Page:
My edtech company, EduFocal celebrated its 4th birthday recently. I’ve learned a lot over the last 4 years running the company. I’ve made some great decisions and I’ve made some bad ones. See below for some hopefully valuable advice for you and your company.
Entrepreneurship isn’t a hustle
It isn’t, so don’t treat it like one. You’re not in it to make a quick buck. You’re in it for personal and professional growth. You’re in it to make other people’s lives better. If you think about it like a hustle you’re going to treat it like a hustle.
Bookkeeping isn’t a distraction
Record everything, everything. This has been a big pain for me. I’ve never been a fan of accounting, and bookkeeping has always felt like a hassle for me, it’s not. Please take it seriously. At the very minimum, put everything through your business’ banking account. Note, I said your business’s bank account, not your personal bank account. It’s never a good idea to mix your personal and professional accounts. Open a checking account specifically for your business. This helps to develop your relationship with the bank and also a paper trail. It doesn’t matter if you’re putting a lot of money through the account or not, just do it. When/if you ever have to raise money or get a loan good bookkeeping will save you a lot of headache.
Have a Board of Directors or an advisory board
Part of not treating your business like a hustle is not being an authority onto yourself. You should hold yourself accountable and you should have others to hold you accountable. That’s where your board comes in. Choosing your board of directors/advisors is important as you want to have people who are well connected, experienced and can help to push your company forward. Take it seriously and meet regularly. My board meets on the third Thursday every other month. Having a board is extremely important as they’re not too involved in your company, but they are also not divorced from your company’s operations. Their unique position allows you to get invaluable advice.
The media is your friend
And by media I mean traditional media and social media. Twitter is important, Facebook is important and LinkedIn is important. You should have a personal presence on social media, so should your brand. Traditional media helps to establish credibility, especially if you’re a first time Entrepreneur. Don’t get distracted by media attention though. It’s useful, but it doesn’t pay the bills.
Join useful networks
When I started EduFocal I joined the Branson Centre of Entrepreneurship. It was and still is a valuable network to me. I’ve benefitted a lot from the Branson Centre and you can too. I encourage you too join. If not Branson, there are many others valuable networks to join. Do your research and make the right decision.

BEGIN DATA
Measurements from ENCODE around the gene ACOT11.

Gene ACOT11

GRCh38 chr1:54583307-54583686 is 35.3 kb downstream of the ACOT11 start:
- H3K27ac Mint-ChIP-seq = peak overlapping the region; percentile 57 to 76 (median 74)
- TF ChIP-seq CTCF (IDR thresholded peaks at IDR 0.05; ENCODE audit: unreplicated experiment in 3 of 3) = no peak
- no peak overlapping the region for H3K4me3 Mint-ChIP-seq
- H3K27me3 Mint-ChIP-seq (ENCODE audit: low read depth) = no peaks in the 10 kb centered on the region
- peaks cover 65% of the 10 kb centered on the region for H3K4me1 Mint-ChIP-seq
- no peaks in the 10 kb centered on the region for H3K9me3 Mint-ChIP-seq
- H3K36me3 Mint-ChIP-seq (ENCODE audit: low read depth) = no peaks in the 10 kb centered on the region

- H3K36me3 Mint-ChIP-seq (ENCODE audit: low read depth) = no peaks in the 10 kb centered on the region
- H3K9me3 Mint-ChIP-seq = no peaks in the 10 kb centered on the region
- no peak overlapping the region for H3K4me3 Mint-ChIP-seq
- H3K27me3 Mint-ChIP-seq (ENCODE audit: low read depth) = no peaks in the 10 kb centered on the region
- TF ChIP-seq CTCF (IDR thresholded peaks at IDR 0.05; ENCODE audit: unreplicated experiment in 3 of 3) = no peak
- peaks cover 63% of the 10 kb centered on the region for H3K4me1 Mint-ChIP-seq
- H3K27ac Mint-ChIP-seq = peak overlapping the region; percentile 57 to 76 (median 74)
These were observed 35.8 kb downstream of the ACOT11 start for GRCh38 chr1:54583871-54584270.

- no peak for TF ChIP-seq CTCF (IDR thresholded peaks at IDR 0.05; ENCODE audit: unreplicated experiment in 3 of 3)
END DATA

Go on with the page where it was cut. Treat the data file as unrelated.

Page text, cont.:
Hire the right people
At some point, you’ll have to hire people. Having the right team is extremely important. Hiring too early is bad, hiring too late can also be problematic. I can’t tell you when it’s right to hire, but growing your business means hiring, but a bad hire can hurt your business. Hiring is an art and you get better at it each time you have to do it.
Be honest with yourself and others about your challenges. You can’t get help if you’re not honest about the problems you’re having.
Humans are not robots. If somebody tells that the price is x, negotiate. Negotiating doesn’t mean that you’re asking them to lower the price, it could also mean that you’re negotiating payment terms or something else. Don’t be afraid to ask and don’t be afraid of hearing no.
Rejection is OK
On the matter of hearing no. You’re going to hear that, a lot. It’s ok, don’t sweat it. Your emails will also go unanswered, people who you’ve met many times will forget who you are and so on and so on.
People will let you down
Guaranteed. Your priority isn’t their priority. But, push on.
Your existing network is valuable; you’re valuable.
In growing our network we sometimes forget that we already have people in our network who are valuable. It’s important that you pull on that network. Maybe you’re a great marketer, designer or writer. It’s a valuable skill in business. Use it. It means that you won’t need to spend money on that skill because you can do it yourself. We also have family members or good friends who will help us for free or at at steeply discounted price; even if only for the formative stages.
This is my last tip, but probably the most important. Read everything you can get your hands on. Priority reading? Books and the newspaper. Read the latter daily and the former regularly. You can’t exploit opportunities if you don’t know about them. Being in the know is your responsibility, nobody else’s. You may learn something new from reading a book and you may spot opportunities in the newspaper, you may also spot opportunities for your business. Read, read, read!
When you have little or no money it’s easy to have singular focus on just that; making money, but a part of making money is putting things in place to make that money. A weak foundation can cause a strong structure to crumble.
I hope these tips are valuable. Happy Easter!
Quarter Century, wow. I’m 25!
2015 was a year of transition for me.
The first quarter of the year was personally very challenging. It allowed me to rediscover how supportive family is and I experienced the kindness of friends and strangers. As it turns out, the best time to find out who your true friends are is when life throws you an unwelcome curveball.